Thursday, February 5, 2009

Prayer and affirmation for parents
of special needs children

God, today, my entire being cries out to You on behalf of my precious son. May my loving supplication carry with it the hopes of other parents of special needs children.

One of the biggest difficulties of raising special needs children is having to fight for them all the time--either with various systems or against other people's limited and limiting views. May we change the way our culture perceives these children. May we change public policy and education, for all children.

Someone said to me, "Maybe instead of advocacy, you should go back to art history." She said, "A friend of mine had a Down syndrome child and it took over her life; she disappeared." I believe her friend didn't vanish but was transformed. Sometimes you wake up and you have only one road in front of you and only you can walk it. What is the alternative--give up on your child? Sometimes transformation is the only choice.

Friends who are surprised by my new discipline of exercise and running ask if I'm training for something. I say, "No," but that's not true. I am not training for an athletic event. I am not training to fight the New York City Board of Education, although I will. I am not training to knock out a meaningful place in this world for my son
and other kids who are different, although I will do my damnedest.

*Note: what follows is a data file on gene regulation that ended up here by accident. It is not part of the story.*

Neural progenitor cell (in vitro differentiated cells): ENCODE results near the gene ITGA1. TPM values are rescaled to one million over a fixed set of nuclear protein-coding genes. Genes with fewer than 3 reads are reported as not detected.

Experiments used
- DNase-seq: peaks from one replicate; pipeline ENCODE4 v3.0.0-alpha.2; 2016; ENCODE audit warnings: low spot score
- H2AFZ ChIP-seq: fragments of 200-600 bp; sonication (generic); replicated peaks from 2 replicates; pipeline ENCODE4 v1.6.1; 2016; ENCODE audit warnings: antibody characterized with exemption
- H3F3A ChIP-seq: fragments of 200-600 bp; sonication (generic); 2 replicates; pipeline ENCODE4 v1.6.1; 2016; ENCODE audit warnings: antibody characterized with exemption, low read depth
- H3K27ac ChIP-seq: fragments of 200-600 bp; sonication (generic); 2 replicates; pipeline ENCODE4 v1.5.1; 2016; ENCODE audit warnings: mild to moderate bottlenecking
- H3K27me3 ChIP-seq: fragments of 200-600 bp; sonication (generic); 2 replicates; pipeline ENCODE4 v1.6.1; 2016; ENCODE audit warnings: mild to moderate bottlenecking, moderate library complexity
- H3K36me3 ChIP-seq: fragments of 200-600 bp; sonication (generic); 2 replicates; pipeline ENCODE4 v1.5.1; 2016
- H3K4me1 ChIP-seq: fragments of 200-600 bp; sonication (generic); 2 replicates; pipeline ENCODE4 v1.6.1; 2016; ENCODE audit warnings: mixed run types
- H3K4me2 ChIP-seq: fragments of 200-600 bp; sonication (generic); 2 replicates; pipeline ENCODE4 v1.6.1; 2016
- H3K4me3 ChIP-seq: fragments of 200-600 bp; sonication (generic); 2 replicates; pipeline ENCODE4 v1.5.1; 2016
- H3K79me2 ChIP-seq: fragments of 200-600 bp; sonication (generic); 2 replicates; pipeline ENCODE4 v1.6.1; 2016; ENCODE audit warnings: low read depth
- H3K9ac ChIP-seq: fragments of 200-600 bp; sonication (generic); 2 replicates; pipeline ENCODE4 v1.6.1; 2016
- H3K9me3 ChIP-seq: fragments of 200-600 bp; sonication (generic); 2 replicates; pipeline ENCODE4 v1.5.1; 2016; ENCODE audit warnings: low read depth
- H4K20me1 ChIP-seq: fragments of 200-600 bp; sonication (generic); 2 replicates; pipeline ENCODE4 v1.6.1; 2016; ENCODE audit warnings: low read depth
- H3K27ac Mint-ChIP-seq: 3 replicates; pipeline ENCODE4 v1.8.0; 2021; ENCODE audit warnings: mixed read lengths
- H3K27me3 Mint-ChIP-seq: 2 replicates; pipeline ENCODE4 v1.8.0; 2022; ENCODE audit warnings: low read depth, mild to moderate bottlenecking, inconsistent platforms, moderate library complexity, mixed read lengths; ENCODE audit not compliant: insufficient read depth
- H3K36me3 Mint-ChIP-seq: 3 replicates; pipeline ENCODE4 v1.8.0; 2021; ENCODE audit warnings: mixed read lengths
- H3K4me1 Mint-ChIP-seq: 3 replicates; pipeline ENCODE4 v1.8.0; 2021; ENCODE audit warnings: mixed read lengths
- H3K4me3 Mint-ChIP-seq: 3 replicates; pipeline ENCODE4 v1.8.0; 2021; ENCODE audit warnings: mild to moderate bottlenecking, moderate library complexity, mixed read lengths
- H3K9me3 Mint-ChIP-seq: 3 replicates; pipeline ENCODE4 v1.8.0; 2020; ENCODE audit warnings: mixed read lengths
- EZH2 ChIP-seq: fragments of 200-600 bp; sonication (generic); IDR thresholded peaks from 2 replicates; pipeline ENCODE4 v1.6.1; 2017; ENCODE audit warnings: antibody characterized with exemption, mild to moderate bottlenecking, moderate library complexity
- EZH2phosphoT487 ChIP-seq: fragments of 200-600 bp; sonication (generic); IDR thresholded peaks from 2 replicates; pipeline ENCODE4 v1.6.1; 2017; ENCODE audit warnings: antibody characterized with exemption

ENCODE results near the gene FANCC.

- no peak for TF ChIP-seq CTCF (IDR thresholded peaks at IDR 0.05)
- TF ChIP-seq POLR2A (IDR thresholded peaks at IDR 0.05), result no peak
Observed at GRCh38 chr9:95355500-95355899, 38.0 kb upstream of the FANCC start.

I am not even in training for my own sanity, although sanity is a
good thing.

I am training to be able to hold my whole self entirely still, a translucent speck in the infinite mirror of the Universe, and say, "Yes, God, I will." I am training to live the life I have been called to live, as well as I can: to transform. I pray that all parents of special needs children can find their way toward whatever transformation they may need.
posted on my son's birthday

1 comment:

  1. For Sunday, Epiphany 6, I was assigned to read, as subdeacon, I Cor. 9:24-27. This is amazing and might be called a "sacred coincidence":
    "Do you not know that in a race all the runners compete, but only one receives the prize? Run in such a way that you may win it. Athletes exercise self-control in all things; they do it to receive a perishable wreath, but we an imperishable one. So I do not run aimlessly, nor do I box as though beating the air; but I punish my body and enslave it, so that after proclaiming to others I myself should not be disqualified."